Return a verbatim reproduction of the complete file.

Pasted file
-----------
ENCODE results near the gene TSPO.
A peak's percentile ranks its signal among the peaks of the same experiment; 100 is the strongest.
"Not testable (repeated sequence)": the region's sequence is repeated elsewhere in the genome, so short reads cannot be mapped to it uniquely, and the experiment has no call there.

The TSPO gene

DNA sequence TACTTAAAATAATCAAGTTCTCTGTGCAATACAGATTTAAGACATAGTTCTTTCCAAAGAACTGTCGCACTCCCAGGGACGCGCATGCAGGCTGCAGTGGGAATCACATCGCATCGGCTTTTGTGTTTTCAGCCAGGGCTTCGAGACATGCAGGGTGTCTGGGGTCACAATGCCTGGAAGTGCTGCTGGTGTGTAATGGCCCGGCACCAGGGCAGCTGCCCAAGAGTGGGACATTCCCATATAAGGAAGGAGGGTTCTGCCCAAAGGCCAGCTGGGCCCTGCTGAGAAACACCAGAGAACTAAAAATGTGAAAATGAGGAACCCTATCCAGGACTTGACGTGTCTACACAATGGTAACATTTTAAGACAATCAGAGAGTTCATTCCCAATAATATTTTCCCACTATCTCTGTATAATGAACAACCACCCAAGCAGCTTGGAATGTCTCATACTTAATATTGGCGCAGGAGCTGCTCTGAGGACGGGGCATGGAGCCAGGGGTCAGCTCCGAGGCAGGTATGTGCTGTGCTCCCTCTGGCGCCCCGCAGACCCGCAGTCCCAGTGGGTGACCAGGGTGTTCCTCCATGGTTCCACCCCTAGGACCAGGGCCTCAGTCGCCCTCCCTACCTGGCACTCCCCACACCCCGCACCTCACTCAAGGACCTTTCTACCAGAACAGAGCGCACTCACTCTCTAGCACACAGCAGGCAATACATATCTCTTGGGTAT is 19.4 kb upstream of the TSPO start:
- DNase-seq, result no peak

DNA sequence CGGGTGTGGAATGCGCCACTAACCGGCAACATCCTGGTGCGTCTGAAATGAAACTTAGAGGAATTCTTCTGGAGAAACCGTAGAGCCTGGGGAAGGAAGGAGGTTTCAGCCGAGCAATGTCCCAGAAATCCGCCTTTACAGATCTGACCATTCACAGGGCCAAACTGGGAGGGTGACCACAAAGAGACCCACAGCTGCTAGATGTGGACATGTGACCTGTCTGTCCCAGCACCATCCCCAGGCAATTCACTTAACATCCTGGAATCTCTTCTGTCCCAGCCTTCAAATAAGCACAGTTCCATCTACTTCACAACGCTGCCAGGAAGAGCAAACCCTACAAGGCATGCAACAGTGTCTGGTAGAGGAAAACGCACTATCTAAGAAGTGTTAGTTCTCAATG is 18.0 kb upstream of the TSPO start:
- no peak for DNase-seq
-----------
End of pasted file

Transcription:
ENCODE results near the gene TSPO.
A peak's percentile ranks its signal among the peaks of the same experiment; 100 is the strongest.
"Not testable (repeated sequence)": the region's sequence is repeated elsewhere in the genome, so short reads cannot be mapped to it uniquely, and the experiment has no call there.

The TSPO gene

DNA sequence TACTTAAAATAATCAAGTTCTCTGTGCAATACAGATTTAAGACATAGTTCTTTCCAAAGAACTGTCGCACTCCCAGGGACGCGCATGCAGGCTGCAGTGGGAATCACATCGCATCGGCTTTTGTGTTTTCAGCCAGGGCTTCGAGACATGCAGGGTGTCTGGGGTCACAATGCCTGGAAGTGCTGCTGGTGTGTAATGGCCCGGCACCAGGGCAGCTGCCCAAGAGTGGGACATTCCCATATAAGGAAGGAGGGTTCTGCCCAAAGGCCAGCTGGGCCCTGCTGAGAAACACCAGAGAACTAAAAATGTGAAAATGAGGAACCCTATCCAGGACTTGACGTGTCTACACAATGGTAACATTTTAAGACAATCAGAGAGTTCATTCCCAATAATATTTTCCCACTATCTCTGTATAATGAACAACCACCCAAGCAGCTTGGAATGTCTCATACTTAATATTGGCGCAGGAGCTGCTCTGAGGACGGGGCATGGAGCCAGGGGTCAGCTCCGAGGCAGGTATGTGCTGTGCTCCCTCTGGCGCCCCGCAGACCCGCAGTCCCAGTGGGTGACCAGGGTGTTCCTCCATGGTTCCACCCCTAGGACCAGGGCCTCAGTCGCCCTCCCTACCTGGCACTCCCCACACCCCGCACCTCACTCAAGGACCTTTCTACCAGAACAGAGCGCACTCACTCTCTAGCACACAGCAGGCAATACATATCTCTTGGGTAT is 19.4 kb upstream of the TSPO start:
- DNase-seq, result no peak

DNA sequence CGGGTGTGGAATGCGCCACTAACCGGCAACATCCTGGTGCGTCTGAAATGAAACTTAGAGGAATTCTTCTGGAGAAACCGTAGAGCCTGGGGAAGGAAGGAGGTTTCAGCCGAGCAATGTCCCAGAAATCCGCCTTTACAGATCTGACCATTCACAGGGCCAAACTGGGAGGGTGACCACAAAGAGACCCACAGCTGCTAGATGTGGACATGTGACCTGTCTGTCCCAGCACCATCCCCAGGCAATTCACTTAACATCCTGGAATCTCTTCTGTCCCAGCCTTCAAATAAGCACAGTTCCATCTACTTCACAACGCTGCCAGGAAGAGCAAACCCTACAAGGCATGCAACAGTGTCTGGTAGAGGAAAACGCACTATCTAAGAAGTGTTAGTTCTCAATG is 18.0 kb upstream of the TSPO start:
- no peak for DNase-seq